• The IAS office helped us to obtain the necessary Tier 5 (Temporary Worker) Government authorized exchange visas – be sure to consider the cost of these. While we did not have to pay any NHS fees as part of this visa, our children did – 400 pounds per child. Also, take note that dental coverage is not included.  Our US dental coverage did not cover work done in the UK, but we were pleasantly surprised at how inexpensive it was to pay for things like office visits and x-rays that we did end up needing.
  • Once we arrived in Bristol, the IAS office wrote us a letter so that we were able to open a local bank account, which was helpful for depositing our IAS cheques and electronic transfers. The procedure and requirements for setting up an account is very different than in the USA – in addition to the letter you need a rental agreement. Make sure that both spouses names are on the agreement if you would like both of them to use the account.
  • We were warned in advance that setting up schooling would be one of the trickiest aspects of the sabbatical, and we found this to be true. For our child in nursery school, we found several options available with space, and eventually enrolled her in a nursery program that is part of an independent school that takes kids aged 3-18, but that did not have room for our older child. The cost for nursery here was about what we were paying in the USA.  For children who are kindergarten age and up and who want to attend a state-supported school, the process involves an application where you also list your top three school choices.  You will not be able to get any confirmation of a spot until you are physically in the UK and have an immigration stamped visa for your child.  Through online research and a call to the Bristol City Council we found that all the state-supported schools within about 2 miles of our University housing were over-subscribed.  So the city council suggested that we also list a school that currently had spaces available that was close to the University of Bristol when we submitted our application.  In part this school was under-subscribed because it was recently rated “needs improvement” by Ofsted.  Although it is currently rated “good” (not the highest rating, which is “outstanding”), we found that school was an excellent match for our child and we would gladly keep her in that school if we were staying here permanently.  The lack of certainty on the school choice worried us a great deal before we arrived (we were not going to have a car, so location and commuting by bus was critical), but it really worked out just fine in the end.  One surprise was that the state- and independent- schools followed different academic calenders (for example, the independent school ended the summer term 2.5 weeks earlier), so be sure to check on this.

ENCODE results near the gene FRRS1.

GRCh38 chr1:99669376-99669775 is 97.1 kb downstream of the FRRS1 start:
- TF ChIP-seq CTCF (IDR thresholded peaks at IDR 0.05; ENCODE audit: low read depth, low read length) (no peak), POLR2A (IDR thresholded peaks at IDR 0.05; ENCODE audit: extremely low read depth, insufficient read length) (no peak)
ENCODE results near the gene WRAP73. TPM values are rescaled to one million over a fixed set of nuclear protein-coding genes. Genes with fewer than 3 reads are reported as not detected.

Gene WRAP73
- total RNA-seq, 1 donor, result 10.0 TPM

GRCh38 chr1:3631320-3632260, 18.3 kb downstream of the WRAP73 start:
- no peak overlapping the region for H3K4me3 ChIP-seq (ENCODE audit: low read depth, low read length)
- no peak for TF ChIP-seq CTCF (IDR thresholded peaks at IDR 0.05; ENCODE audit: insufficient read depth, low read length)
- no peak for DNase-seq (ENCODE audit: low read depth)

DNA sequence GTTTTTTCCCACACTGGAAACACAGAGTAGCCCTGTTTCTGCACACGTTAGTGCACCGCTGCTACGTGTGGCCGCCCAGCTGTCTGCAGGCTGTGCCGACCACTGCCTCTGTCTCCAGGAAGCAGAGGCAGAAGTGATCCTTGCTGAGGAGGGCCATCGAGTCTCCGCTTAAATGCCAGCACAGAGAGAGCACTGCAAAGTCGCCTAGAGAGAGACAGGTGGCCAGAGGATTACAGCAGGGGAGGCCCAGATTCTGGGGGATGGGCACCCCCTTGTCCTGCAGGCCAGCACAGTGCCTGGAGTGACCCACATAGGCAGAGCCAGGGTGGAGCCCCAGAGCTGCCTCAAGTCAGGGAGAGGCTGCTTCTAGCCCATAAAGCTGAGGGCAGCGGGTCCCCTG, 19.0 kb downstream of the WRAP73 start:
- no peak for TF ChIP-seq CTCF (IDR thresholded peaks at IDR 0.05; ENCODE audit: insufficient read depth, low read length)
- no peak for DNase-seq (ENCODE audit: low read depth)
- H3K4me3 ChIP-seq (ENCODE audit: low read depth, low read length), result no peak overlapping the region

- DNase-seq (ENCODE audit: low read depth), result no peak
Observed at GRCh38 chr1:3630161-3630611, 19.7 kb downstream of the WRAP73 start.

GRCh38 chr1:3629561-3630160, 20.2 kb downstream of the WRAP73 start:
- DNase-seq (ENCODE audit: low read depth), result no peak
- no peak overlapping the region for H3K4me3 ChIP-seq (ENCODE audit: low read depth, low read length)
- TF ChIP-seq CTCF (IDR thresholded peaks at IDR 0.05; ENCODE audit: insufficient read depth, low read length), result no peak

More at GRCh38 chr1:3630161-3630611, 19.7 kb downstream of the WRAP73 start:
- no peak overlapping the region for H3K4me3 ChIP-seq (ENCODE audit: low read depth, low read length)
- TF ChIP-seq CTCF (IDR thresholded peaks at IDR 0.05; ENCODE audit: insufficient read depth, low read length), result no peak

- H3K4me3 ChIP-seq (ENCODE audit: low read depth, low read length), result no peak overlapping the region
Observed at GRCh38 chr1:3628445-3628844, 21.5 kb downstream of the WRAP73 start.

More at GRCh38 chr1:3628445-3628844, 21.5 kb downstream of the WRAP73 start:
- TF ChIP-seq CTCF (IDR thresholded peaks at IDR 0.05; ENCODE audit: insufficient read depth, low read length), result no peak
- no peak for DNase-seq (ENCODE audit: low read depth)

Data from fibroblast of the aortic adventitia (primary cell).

We want to thank everyone who made our visit to Bristol and the University so enjoyable: to the Institute for Advanced Study for funding and help with the all of the logistics, to our host Dr. Juliet Biggs, to the School of Earth Sciences for providing us space and making us feel welcome, and to

all of the friends we made.  We will miss you, and we hope to return someday!

The clifton suspension bridge and avon gorge
The clifton suspension bridge and avon gorge
Outside the planetarium At-Bristol
Outside the planetarium At-Bristol
Inside the planetarium
Inside the planetarium